The device has an accelerometer and this adjusts the display quite smoothly while the device is transiting between vertical and horizontal orientation. At times though, the adjustment needed an extra jerk to draw upon the accelerometers attention, a shortcoming that makers Fusion Garage revealed will be taken care of in a future software update. Light sensors on the other hand, adjust screen brightness based on ambient lighting very effectively. To cap up on hard ware features, the sound system is sufficient for personal hearing only as the case is with notebook PCs and isn’t loud and clear enough to be heard all over the room.
The first of the real drawback of the JooJoo can be experienced when one tries out the OS and browser both of which are Linux based. Shortcuts are the only way to go to a site, but the shortcuts are fixed to particular sites only. Grouped under various heads, like News, Social Networking or Entertainment one is led to the particular site fixed under that group when selecting the shortcut. To go to any other site of personal choice one has to retype the site address into the browser only after opening the predestined web page. Another missing feature is the lack of any application to view pictures or playing music. One can only adjust the brightness of the screen or the Wi-Fi and nothing much else.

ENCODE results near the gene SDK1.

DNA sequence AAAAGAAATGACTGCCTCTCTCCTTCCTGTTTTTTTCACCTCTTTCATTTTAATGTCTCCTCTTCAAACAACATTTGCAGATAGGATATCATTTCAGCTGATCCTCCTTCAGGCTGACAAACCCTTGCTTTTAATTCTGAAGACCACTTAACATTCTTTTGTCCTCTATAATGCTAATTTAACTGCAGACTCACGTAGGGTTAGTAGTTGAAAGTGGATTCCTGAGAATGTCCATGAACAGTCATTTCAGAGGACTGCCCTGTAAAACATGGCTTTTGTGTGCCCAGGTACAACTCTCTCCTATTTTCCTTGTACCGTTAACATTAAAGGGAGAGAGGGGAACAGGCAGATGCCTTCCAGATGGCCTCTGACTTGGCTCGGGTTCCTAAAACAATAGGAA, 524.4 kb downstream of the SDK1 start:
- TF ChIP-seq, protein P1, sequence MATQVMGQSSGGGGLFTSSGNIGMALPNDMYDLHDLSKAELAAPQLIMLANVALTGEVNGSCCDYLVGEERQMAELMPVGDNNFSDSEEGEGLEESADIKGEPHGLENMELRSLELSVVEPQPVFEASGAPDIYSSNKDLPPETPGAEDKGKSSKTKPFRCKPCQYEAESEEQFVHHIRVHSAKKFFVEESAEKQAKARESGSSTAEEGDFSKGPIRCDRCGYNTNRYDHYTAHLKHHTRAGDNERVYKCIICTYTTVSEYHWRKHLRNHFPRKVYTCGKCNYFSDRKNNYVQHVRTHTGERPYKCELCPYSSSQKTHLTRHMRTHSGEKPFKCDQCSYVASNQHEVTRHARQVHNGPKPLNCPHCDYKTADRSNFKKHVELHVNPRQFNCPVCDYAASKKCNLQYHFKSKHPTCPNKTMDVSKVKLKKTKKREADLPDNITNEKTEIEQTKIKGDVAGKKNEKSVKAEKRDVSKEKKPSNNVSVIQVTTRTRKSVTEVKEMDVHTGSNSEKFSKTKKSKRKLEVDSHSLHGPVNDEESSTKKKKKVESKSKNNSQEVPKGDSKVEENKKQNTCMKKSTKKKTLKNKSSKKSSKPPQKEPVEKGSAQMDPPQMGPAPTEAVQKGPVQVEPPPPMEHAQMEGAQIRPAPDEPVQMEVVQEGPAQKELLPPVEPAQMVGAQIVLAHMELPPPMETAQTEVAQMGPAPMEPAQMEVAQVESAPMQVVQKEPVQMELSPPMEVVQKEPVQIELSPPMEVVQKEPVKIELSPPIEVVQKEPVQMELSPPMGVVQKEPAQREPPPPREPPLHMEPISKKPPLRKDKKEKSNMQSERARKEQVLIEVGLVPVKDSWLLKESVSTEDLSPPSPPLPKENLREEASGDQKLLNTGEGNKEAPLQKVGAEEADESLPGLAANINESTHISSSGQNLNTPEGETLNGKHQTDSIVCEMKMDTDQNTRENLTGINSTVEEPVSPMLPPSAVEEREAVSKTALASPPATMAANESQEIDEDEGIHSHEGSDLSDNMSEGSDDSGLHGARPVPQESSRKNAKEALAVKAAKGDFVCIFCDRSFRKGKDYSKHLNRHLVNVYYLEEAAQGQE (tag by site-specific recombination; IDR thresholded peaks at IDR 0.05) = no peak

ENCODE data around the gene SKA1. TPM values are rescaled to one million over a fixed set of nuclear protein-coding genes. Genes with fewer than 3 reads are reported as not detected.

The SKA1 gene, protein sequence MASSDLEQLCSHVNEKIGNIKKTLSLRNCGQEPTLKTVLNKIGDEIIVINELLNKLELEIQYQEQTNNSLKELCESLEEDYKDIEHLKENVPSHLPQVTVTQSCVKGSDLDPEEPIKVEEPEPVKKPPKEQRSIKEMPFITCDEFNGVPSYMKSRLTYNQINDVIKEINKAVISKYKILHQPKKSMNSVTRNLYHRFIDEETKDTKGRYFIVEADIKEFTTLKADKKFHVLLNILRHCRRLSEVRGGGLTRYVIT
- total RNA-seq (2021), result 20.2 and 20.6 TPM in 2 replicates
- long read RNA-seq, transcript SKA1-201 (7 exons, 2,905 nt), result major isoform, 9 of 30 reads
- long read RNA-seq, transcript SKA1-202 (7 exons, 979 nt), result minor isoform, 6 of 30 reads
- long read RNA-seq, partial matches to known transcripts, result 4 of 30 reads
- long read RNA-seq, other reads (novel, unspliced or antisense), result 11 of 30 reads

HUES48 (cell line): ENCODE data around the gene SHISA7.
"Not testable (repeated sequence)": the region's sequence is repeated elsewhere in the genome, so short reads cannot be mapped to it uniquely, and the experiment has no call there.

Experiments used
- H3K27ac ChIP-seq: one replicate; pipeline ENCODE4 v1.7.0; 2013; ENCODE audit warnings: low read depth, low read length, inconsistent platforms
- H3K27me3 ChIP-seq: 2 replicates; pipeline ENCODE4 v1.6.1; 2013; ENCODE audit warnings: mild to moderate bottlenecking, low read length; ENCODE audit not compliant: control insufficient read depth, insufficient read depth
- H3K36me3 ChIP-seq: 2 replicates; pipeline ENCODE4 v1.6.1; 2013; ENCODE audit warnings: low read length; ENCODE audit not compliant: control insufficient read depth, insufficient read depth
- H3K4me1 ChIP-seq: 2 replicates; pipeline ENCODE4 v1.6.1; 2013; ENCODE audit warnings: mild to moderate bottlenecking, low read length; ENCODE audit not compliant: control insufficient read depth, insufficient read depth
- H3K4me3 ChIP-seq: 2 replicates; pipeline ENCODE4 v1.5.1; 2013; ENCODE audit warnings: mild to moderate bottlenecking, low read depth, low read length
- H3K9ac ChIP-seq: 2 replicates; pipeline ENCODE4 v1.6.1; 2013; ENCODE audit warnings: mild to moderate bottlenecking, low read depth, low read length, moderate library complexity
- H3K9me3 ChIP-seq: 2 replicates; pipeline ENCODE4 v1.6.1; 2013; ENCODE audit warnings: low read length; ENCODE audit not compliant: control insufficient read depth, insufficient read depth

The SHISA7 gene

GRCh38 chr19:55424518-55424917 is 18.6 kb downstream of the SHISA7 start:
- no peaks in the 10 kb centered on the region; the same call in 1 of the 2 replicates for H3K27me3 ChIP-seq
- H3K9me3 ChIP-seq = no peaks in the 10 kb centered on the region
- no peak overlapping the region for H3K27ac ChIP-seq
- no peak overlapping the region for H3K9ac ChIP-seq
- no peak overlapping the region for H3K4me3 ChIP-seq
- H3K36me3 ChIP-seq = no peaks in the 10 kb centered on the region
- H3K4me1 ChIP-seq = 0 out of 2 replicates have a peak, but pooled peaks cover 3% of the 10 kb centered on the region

With its wide display, viewing web pages should indeed have been an unadulterated experience of pleasure. However, here too JooJoo has included an issue that mars this pleasure feeling. The aspect ratio of the JooJoo display screen is 16:9, which gives extra space when held in landscape mode, but crops certain details when held in portrait orientation. JooJoo could have selected a better aspect ratio while maintaining the advantage of greater pixel accurate rendition on the display screen.
That is also not an end of all the laments that torment a web viewer. The navigation bar which is a basic necessity for web browsing and therefore for such a web specific device as the JooJoo, has its own faulty nuances. The navigation bar is a floating one rather than being fixed. To unhide it a swipe action of the finger is required. While this may seem to be a very simple process, the real complication begins when the screen comprehends the swipe as a selection prompt rather than its intended intention. Then there’s also no certainty that swipe action will yield the desired result, more so if the JooJoo is into something else. And if you put in a few more taps, you will be led to the previous screen or the home screen, as the situation might be.
Further on the issue of swiping, the device can recognize only a two finger swipe and not a single finger swipe. This adds to the woes of the user as it becomes a hindrance while holding the device with one hand and trying to make it work with the help of two fingers of your other hand at the same time. Then the Pinch-to-Zoom feature isn’t supported either.